Saturday, October 31, 2020

Louise Glück: "All Hallows"


It's Halloween and I'm posting one of my favorite poems of the season, by Louise Glück, who was recently awarded the Nobel Prize for Literature, called "All Hallows."



The poem evokes an uncanny/eerie edge to the beauty of the mid-autumn night. 



For me, Halloween or All Hallow's Eve, rides the balance between the beauty of a spiritual ritual and an eerie ghost-ridden chaos.


All Hallow's and All Hallow's Eve, was first established in the Catholic Calendar in Europe in the 9th Century.

This is the night before All Saint's Day or All Soul's Day, when all saints - known and unknown - are celebrated, honored. 

The current North American Halloween celebration is possibly related to a merging of both All Saint's Day Eve (with vigil and fasting) and Samhain (a Celtic festival feast marking the beginning of winter), where it was believed that on this night the veil between the worlds of the living and the dead become very thin.


Here's the poem. From Glück's book "The House on Marshland."

All Hallows

Even now this landscape is assembling.
The hills darken. The oxen
sleep in their blue yoke,
the fields having been
picked clean, the sheaves
bound evenly and piled at the roadside
among cinquefoil, as the toothed moon rises:

This is the barrenness
of harvest or pestilence.
And the wife leaning out the window
with her hand extended, as in payment,
and the seeds
distinct, gold, calling
Come here
Come here, little one

And the soul creeps out of the tree.



Sunday, October 18, 2020

Facing Night: Poem in Sky Island Journal


A poem from the manuscript, Absence: Presence, 

was recently published in  

Sky Island Journal, Fall 2020 Issue.


Tu Fu/Du Fu


Absence: Presence is a collection of poems influenced by Classical Chinese poetry of the Tang Era (especially the work of Tu Fu, Li Po, and Han Shan ).


Li Po/Li Bai


I wrote the poem a couple of years ago, in October of 2018, after reading “Facing Night” by Tu Fu, in a translation by David Hinton.


Facing Night


In farmlands outside a lone city, our

River village sits among headlong waters

Deep mountains hurry brief winter light

Here. Tall trees calming bottomless wind,


Cranes glide in to misty shallows. Sharing

Our thatch roof, hens settle in. Tonight,

Lamplight scattered across koto and books.

All night long, I can see through my death.


Koto: The Japanese name for a plucked zither. The Chinese name is ‘guzheng,’ meaning ‘ancient zither.’


After reading the poem, I wandered outside: Mars above, rattle of dead stalks, stars…

The poem can be found at Sky Island Journal here.


BBC documentary on Du Fu




Monday, October 12, 2020

Chaos & Equanimity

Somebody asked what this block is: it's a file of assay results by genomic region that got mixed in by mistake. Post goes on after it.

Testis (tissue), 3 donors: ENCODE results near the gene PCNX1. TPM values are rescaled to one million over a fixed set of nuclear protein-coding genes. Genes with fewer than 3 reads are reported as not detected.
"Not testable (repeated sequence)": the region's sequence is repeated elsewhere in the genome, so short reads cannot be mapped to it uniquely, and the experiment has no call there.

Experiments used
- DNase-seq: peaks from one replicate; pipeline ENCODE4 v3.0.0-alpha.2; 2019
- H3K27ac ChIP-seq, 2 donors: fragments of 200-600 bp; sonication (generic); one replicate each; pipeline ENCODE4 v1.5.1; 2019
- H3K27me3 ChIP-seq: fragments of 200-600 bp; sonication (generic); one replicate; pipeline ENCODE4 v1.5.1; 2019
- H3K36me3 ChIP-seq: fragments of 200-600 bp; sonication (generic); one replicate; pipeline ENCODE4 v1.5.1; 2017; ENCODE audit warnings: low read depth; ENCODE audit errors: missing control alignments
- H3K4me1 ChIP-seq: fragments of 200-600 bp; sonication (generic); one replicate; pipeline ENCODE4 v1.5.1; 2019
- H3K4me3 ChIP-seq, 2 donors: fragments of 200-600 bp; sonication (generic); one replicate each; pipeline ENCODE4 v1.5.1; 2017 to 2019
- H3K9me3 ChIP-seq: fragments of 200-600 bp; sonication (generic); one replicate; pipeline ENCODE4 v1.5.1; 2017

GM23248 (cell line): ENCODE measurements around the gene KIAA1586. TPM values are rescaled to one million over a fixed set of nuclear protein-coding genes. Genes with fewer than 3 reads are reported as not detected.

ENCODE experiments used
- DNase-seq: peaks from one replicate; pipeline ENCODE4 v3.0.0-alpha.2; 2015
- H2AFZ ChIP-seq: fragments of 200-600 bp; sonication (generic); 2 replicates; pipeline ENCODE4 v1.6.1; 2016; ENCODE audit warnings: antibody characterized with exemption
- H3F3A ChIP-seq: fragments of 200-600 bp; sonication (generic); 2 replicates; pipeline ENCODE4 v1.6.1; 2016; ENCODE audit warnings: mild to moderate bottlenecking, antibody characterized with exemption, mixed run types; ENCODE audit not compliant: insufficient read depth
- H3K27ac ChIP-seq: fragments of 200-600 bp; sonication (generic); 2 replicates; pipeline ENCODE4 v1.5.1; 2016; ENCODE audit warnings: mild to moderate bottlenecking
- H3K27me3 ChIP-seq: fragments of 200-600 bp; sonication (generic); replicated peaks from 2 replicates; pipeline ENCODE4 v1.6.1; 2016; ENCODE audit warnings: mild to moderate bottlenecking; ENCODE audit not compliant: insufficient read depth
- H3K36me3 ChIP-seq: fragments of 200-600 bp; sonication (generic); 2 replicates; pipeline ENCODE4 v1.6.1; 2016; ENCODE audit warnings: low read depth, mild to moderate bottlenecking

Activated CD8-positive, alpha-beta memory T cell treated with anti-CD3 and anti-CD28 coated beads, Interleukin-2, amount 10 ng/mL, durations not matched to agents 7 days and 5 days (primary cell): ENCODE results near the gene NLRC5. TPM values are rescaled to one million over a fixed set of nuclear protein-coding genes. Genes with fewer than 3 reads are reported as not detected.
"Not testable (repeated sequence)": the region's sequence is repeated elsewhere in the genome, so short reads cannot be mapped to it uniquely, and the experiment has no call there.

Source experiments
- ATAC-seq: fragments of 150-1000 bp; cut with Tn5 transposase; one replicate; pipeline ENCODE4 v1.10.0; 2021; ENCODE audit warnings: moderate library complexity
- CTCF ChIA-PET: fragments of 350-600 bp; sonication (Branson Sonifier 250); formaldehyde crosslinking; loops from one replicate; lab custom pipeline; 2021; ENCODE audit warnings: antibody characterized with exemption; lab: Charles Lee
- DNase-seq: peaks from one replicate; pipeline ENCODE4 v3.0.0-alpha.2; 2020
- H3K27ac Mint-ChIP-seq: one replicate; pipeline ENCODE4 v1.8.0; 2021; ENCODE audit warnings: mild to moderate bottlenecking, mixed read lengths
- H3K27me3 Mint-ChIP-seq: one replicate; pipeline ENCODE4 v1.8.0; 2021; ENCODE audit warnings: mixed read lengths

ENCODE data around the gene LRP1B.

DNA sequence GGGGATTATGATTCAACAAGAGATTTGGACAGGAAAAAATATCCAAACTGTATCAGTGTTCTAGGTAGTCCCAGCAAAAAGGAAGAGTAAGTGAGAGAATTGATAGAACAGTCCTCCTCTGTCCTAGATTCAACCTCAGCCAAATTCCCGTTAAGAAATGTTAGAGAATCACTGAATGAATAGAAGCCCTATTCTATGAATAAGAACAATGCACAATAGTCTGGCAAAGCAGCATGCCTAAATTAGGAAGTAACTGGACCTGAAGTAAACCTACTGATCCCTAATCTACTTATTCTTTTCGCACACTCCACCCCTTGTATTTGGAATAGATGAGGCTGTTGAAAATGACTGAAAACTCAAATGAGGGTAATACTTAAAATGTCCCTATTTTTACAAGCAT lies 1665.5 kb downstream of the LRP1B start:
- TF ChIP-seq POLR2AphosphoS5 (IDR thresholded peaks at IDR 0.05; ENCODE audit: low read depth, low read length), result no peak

And so the United States slips further into chaos. 


I look out the window and see leaves fly, hear them scrape across macadam all night long. They sound like footsteps. Ominous. 


The fire-smoke has cleared. Right now, the wind is kicking up. It rakes across the window screens, pulls incoherent words from the thin metal.


Just this week, I heard someone use the word “equanimity.” I wondered if I’ve ever heard anyone use that word out loud in my life?

So, what is equanimity and how does it relate to chaos?

One definition of equanimity online said this: “Mental calmness, composure, and evenness of temper, especially in a difficult situation.”

Okay, a way of maintaining balance in the center of a storm? 


I also heard another way of expressing equanimity this week that seemed more helpful to me:

Imagine that you are a mountain. 

Imagine you are a mountain, solid, experiencing the seasonal changes around you. 

You are experiencing all the changes around you and yet you remain a mountain.

You are experiencing all these changes, with a sense of continuity.

So, I spent the week feeling the chaos.

Personal chaos, social chaos, national chaos, world chaos. 

I tried to lean into all the emotions. The ones I liked, the ones I didn't.

And there were some moments (brief seconds, mind you) where I suddenly could hold all of it at the same time – without choosing one thing over the other.


I wrote the poem below a couple years ago.

My surreal take on equanimity.



Balance, A Definition


1. What I Found:


In a dry wash at twilight, on cold sand,

a cairn, three feet high, intricately balanced.

Close to the cairn's foundation, a deer's

hoof-print, sunk deep. Just one, no others.

2. A Few Questions: 


Why did those awkward and precarious angles of stone

            re-open an old dream of floating (floating trees,

half-moon and stars below roots; floating stones,

                                                                imitating hawks…)?

How did a deer pass so close to the cairn

                                                     without knocking it down?

Who first said float but really meant sink?


3. Some Answers:

The deer appeared from the space between the stones.

The cairn appeared when the deer floated by

                              and touched down one hoof, testing reality.

And the sky, the sky, with its thousand

                             interlocking blue staircases, built from nothing

     but air and the breath of the dead, appeared

                out of the dark atrial chamber of the deer's heart…

(previously published in The Bitter Oleander)